Procter & Gamble (PG) is a consumer products behemoth operating in more than 180 countries.
The company’s well-known brands include Pampers, Luvs, Tide, Gain, Bounty, Charmin, Puffs, Gillette, Head & Shoulders, Old Spice, Dawn, Febreze, Swiffer, Crest, Oral-B, Scope, Olay, and many other established names.
The company’s business model leans on the continued growth and
success of its current brands and products, as well as through the innovation of new products and brands.
The consumer staples sector is incredibly competitive, and so PG’s sheer size makes for a great competitive advantage as it can achieve tremendous economies of scale through efficient cost and production management. The $376-billion company is the highest-valued company in the world in the sector, by far.
In my view, PG’s latest results once again demonstrated the company’s strength and resilience despite the ongoing challenges, including the current supply chain challenges.
That said, I continue to find the stock rather expensive, which could result in valuation headwinds going forward. For this reason, I am neutral on the stock.
PG’s Q2-2022 results came in quite strong, with net sales reaching $21 billion, an increase of 6% versus the prior-year period. PG enjoys top-tier production capabilities and solid pricing power due to its products having a robust brand value.
This was particularly demonstrated in Q2’s numbers, as growing revenues were supported by a 3% growth increase in shipment volumes and a 3% increase in prices.
Hence, the company was able to compensate for the significant commodity and overall input cost growth resulting from ongoing inflation.
Operating margins for the quarter actually declined 250 basis points year-over-year. However, the company still managed to post EPS of $1.66, a 13% increase versus the prior-year period, which included a charge for the early extinguishment of debt.
EPS growth was partially assisted by the company’s share repurchases, with the company repurchasing $5 billion worth of common stock during the quarter.
Amid better-than-expected results so far through the year, the company lifted its outlook for its full-year all-in sales growth from 2%-4% to 3%-4%.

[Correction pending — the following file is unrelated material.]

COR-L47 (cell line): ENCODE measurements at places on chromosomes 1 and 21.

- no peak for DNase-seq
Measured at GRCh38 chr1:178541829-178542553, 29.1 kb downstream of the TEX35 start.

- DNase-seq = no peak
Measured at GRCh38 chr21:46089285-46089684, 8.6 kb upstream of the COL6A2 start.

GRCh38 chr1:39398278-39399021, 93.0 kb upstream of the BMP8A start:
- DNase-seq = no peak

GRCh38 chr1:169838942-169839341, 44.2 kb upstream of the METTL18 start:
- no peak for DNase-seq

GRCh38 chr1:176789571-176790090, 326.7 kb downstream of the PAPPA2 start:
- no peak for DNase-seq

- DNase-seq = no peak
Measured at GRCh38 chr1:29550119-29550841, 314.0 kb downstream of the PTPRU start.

Management expects EPS to land 6%-9% higher than its FY 2021 EPS of $5.50, implying FY 2022 EPS of ~$5.91 at the midpoint.
Based on PG’s projected EPS of about $5.91 for the year, the stock is currently trading at a P/E of 26.6. In my view, this is a steep multiple for the stock, as it implies stronger growth rates that PG is currently delivering.
Investors are likely paying a premium for the stock, as they appreciate PG’s moat, competitive advantage, predictable sales, pricing power, and all such qualities that provide assurance in the current environment surrounded by uncertainty.
However, at its current valuation, shares could have limited upside ahead, while the 2.2% yield (as much impressive as featuring a 65-year consecutive dividend growth track record is), is not substantial enough to meaningfully add to total returns.
A P/E in the range of 20-24 would more reasonably value the company, in my view.
Wall Street’s Take
Turning to Wall Street, Procter & Gamble has a Moderate Buy consensus rating, based on eight Buys and four Holds assigned in the past three months.
At $172.50, the average Procter & Gamble price target implies 9.8% upside potential.
Dividend Aristocrat Procter & Gamble is definitely a high-quality company with multiple competitive edges.
While the stock is likely to continue performing well, especially for those seeking dividend growth, I find shares rather overvalued at their current levels.
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